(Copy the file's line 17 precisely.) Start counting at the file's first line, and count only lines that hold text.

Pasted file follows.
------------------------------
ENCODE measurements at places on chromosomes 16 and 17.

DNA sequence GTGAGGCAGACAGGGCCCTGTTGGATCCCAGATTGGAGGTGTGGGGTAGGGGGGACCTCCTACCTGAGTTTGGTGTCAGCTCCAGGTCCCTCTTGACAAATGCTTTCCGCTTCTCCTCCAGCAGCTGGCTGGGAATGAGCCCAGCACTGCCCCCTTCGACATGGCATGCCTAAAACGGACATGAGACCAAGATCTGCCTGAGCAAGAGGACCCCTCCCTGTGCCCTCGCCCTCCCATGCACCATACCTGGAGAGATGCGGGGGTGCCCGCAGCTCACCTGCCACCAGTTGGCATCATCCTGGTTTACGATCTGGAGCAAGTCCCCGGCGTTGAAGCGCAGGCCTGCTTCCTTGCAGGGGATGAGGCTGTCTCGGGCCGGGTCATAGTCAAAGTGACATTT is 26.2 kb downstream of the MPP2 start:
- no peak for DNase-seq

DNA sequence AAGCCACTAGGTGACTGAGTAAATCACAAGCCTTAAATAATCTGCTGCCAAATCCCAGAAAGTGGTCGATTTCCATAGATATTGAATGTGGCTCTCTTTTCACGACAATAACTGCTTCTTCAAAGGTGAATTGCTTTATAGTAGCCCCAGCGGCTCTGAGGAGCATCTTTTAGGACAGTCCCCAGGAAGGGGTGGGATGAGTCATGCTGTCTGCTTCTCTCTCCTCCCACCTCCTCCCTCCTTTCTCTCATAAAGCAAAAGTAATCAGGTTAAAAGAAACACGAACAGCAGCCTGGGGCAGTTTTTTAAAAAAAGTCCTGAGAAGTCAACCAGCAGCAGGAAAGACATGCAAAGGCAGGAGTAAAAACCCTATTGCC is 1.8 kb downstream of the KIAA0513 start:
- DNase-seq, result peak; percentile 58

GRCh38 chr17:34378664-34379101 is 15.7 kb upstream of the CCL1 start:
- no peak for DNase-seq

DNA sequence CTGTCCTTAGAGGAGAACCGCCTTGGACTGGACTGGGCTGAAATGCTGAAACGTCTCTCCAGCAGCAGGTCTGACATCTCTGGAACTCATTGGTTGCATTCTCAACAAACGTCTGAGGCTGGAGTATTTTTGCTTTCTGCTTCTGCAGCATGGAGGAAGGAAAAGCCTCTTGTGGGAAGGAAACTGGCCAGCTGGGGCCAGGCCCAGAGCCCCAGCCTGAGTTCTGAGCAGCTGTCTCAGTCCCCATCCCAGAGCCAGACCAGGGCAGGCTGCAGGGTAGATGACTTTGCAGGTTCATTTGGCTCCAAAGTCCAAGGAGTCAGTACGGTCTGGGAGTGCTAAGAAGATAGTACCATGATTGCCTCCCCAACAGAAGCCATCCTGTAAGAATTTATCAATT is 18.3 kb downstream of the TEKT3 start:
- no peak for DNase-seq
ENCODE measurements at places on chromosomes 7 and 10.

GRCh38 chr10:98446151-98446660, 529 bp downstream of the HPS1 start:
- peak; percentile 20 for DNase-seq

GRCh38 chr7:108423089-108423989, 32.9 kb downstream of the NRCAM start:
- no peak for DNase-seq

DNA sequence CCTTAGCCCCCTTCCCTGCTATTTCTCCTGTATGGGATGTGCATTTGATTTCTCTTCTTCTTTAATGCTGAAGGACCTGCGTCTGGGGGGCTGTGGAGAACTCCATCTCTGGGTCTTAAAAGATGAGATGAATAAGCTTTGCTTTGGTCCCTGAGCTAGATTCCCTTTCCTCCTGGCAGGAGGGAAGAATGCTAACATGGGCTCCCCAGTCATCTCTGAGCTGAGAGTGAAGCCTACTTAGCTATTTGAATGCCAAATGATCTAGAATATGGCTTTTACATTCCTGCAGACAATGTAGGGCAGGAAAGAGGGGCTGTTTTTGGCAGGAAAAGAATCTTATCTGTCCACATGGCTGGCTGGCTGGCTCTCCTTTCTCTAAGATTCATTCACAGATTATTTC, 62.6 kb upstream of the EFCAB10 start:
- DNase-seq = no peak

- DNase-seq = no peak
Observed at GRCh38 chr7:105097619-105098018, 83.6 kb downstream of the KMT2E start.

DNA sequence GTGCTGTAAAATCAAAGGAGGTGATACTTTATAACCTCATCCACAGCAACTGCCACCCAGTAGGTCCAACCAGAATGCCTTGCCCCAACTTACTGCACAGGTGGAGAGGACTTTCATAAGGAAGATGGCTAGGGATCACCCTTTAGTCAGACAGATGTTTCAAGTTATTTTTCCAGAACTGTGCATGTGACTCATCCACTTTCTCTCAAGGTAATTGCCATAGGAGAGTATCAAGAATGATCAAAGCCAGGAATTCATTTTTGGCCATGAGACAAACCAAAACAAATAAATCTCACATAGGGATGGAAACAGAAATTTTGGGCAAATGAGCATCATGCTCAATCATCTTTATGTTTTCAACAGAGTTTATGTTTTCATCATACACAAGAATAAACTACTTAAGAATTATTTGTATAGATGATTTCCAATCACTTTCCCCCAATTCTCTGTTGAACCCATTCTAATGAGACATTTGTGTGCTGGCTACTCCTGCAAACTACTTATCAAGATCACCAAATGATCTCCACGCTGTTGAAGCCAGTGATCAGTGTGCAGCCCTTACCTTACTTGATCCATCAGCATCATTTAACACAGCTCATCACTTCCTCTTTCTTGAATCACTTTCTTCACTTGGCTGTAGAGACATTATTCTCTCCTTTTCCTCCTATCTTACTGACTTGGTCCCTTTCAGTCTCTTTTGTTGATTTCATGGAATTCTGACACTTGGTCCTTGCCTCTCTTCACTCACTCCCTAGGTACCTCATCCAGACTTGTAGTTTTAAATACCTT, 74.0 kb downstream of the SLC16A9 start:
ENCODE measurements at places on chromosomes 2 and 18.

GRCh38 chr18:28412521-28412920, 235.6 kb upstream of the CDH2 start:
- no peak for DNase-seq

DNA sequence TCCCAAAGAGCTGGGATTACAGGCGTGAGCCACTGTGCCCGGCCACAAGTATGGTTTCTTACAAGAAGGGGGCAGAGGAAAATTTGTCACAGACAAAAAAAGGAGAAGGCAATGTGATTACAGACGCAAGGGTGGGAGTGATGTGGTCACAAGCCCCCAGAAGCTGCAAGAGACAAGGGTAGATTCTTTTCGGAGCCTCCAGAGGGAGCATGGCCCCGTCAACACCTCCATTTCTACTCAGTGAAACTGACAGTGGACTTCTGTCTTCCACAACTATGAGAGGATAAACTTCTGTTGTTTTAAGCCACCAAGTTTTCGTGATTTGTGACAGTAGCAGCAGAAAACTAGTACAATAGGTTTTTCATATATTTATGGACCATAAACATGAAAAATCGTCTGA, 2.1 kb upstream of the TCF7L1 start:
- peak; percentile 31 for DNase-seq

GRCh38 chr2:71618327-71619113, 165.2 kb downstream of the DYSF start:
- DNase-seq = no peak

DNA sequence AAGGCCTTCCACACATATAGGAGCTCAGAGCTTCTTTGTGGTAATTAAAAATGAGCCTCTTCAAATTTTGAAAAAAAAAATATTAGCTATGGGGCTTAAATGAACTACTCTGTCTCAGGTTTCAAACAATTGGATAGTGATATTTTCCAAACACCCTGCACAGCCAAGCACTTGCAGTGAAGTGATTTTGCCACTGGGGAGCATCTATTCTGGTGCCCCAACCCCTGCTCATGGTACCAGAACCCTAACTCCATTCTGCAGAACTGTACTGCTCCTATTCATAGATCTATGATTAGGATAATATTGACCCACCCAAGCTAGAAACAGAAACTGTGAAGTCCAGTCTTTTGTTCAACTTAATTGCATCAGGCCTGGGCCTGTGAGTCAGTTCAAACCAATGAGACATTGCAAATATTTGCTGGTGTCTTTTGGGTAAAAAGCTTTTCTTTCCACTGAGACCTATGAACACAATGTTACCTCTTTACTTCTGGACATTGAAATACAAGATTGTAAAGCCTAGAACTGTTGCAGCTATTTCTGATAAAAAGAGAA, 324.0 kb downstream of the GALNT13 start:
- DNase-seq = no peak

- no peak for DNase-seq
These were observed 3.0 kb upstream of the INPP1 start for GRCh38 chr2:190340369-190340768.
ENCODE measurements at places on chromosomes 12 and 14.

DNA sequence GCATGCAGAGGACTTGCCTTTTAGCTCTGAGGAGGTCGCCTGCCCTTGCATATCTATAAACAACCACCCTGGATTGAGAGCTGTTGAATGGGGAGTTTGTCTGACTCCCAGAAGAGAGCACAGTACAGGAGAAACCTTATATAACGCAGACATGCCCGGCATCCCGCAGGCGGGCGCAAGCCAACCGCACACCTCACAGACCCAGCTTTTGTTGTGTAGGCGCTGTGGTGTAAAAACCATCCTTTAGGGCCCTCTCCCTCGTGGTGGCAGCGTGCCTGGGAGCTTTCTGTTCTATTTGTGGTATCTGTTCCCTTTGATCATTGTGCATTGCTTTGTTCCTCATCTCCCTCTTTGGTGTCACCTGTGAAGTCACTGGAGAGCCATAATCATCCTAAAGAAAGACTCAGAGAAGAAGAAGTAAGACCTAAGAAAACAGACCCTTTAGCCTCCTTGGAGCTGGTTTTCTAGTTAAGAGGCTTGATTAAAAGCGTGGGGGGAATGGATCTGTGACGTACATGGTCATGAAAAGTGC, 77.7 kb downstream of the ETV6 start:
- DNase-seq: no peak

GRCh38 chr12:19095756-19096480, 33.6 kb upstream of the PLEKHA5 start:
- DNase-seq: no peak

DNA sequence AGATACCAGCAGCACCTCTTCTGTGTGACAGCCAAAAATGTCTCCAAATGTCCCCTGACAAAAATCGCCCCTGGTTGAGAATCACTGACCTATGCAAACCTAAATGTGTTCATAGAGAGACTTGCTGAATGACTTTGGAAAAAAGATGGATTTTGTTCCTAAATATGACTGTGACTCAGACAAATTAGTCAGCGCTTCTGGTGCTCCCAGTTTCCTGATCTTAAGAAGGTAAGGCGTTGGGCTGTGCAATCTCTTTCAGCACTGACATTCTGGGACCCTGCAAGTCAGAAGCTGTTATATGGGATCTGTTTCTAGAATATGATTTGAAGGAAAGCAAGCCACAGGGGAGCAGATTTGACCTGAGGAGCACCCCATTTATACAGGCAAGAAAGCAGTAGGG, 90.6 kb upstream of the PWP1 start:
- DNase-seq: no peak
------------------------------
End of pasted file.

- DNase-seq = no peak